Leslye and I met close to three years ago at a Hurston/Wright Writers Retreat at Howard University. I was struck by her quiet confidence and ability to pursue her interests with success and commitment.
And I wanted to know more so I could learn from her.
Here is the world according to Leslye…
You are a multi-talent with various business pursuits. Tell Fabulous N’ Frugal about them and why each fills a need in the market.
reflection:digital is my main business – I do web development mostly for small to medium sized businesses and artists. I love working with creative people and helping them to put their work into the world.
The Quotable is the literary magazine that I co-founded, publish and edit. As a writer, it’s so important to have a venue for your work to be discovered and I love being able to help the voices of new writers be heard. The magazine is online and in print and each issue focuses on a theme and a quote.
My newest venture is Tapestry Writers Collective, an online community for diverse writers crafting characters of color. It’s another way to give back to the writing community by providing a place to help writers improve craft and find critique partners. Specifically, we wanted to create a space where writers of color can connect, since that experience is so often lacking in traditional writers workshops.
I know that you have told me that you had never wanted to be self-employed–it just happened. How did it “just happen”?
I had majored in Film with a minor in Computer Science and at my first job after college, working in video production, my boss asked if I knew how to make a website for the company. I said, “sure” and then went home to teach myself how to do it. I spent a few weeks on tutorial sites and by trial and error, made my first real website. After that, friends and family started asking me for websites and I charged them nominal rates until I felt comfortable enough charging more.
It soon became a legitimate side-hustle, so much so that I went from a full-time job to a part-time job so that I could focus more on my freelance work. Eventually, I had enough business where I felt comfortable going out completely on my own. The journey to entrepreneurship was definitely not anything I had planned. Some of it had to do with my father’s rather sudden passing – afterwards I just felt that life was far too unpredictable and short to spend it working for someone else and not being really fulfilled. As much as I had never seen myself owning my own business, the progression felt natural, like something I was meant to be doing.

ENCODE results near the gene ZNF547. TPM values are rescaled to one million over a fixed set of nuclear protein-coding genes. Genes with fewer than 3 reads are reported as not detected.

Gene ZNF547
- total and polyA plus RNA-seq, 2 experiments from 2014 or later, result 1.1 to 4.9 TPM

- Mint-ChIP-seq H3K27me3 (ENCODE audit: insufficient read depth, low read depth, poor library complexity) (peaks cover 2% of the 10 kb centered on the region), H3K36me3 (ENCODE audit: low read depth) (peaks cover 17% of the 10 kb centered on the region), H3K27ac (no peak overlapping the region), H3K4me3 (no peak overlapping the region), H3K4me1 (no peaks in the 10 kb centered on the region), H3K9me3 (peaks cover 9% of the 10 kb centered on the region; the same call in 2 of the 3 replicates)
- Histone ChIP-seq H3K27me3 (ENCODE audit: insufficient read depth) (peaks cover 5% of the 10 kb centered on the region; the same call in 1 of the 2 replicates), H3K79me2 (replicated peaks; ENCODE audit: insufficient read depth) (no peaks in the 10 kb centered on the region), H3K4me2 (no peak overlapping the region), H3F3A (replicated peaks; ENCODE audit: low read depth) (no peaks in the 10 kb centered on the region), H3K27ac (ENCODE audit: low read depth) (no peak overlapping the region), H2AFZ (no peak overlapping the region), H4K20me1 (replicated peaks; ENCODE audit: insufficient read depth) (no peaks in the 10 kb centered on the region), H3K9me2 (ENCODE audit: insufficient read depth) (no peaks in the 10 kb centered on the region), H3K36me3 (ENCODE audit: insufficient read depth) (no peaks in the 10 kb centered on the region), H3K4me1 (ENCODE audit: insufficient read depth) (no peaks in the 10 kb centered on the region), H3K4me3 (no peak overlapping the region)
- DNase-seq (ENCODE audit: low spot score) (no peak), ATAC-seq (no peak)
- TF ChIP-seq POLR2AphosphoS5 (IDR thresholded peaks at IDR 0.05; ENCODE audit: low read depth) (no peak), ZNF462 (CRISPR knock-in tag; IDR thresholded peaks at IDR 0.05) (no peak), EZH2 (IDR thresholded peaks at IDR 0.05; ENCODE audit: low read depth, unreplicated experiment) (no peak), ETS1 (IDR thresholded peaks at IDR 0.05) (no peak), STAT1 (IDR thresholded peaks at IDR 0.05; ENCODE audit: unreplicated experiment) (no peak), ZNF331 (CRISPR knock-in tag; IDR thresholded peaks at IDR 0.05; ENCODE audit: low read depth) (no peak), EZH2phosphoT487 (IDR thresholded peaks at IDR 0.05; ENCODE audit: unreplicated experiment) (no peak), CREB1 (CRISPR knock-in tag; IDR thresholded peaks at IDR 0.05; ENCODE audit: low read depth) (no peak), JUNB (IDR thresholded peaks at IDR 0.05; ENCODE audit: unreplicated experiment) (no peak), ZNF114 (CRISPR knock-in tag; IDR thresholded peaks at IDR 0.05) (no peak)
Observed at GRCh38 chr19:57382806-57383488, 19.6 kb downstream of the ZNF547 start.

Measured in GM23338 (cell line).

What are some of the drawbacks and benefits of being an entrepreneur?
Independence is a huge benefit. I can work when I want and don’t feel the need to maintain a 40 hour work week if it’s not required. I have the flexibility to work with or not work with certain clients – and I have had to fire clients before, or not accept work from a difficult person.
Independence can also be a drawback though. I work from home and at times I do miss the office environment and having co-workers. I do have people with whom I partner online, designers and project managers whom I work with, and we have Skype chats and such, but it’s not the same. Also, time management can be an issue. I’m fairly self-motivated, though there are days when my motivation takes a vacation. The need to be organized and handle the more business-related aspects, such as taxes and accounting, are things that I usually put off for as long as humanly possible.
What advice would you give to those that want to break away from their current job and work for themselves?
Your early clients are your foundation. My web development business is entirely referral based. I do no advertising and have relied on happy customers for 10 years. Take good care of your early clients and not only may you keep them forever, but you create your biggest advocates and marketing engines. Don’t be afraid to ask them for referrals! Start strong and build until you feel comfortable making that leap!
Leslye PJ Reaves is a digital media specialist, consultant, writer and award-winning independent filmmaker. She is the president of reflection:digital, an interactive media studio, which she founded in 2003. Leslye is also the co-founder and editor of the literary journal, The Quotable; is the co-founder of Tapestry Writers Collective, an online community for diverse writers; and co-directed the documentary film, wtf: an okaymentary. She is a recipient of the 2012 Frank Lawlor Memorial Fiction Prize.
Leslye has a B.A. in Film from Howard University and a M.A. in Multimedia from California State University, East Bay. She speaks and teaches courses and workshops on topics ranging from computer art and digital video production, to web programming and design.
She lives in Baltimore, MD with her husband, Jared, their pit bulls, Sabyl & Sylas, and aspiring feral cat, Sterlyng.